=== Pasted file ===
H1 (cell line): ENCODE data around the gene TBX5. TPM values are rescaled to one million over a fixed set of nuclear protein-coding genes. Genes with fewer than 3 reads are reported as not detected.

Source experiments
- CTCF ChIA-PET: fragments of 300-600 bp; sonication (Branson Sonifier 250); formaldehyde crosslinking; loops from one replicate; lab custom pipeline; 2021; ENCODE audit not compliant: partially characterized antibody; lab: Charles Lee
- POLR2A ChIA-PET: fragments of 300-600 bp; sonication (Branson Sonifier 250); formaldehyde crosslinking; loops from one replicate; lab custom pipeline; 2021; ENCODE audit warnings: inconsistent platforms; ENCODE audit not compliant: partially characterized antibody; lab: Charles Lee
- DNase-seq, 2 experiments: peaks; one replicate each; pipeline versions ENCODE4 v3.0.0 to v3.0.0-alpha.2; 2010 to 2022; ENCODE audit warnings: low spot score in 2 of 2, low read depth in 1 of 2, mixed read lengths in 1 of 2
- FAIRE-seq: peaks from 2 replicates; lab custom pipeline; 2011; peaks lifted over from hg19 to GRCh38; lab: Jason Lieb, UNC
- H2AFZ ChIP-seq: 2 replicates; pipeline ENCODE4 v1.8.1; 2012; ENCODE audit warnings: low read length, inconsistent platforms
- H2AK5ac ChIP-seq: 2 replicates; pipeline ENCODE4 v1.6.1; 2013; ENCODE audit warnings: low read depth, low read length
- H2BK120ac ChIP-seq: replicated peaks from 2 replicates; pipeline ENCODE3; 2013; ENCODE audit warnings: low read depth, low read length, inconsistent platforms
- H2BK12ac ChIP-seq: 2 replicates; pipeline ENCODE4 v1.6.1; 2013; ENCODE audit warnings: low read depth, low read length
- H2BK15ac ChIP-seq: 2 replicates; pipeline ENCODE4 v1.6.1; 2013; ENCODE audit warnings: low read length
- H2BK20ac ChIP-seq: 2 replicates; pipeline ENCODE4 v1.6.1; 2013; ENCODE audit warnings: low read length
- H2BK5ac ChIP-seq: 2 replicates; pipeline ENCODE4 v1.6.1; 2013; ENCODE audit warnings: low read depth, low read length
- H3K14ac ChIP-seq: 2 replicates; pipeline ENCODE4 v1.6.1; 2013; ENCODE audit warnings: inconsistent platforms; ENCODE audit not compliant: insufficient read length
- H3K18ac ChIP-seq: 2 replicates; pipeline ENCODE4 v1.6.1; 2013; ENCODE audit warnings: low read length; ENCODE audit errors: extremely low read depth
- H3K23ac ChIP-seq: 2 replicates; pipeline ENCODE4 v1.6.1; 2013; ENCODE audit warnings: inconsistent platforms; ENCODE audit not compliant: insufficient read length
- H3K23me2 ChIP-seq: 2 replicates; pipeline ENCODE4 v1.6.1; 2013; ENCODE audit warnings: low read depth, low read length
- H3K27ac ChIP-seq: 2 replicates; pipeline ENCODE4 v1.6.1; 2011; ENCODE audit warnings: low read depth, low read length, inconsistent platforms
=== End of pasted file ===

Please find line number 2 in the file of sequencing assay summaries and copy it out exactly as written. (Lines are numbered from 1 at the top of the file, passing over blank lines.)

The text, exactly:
Source experiments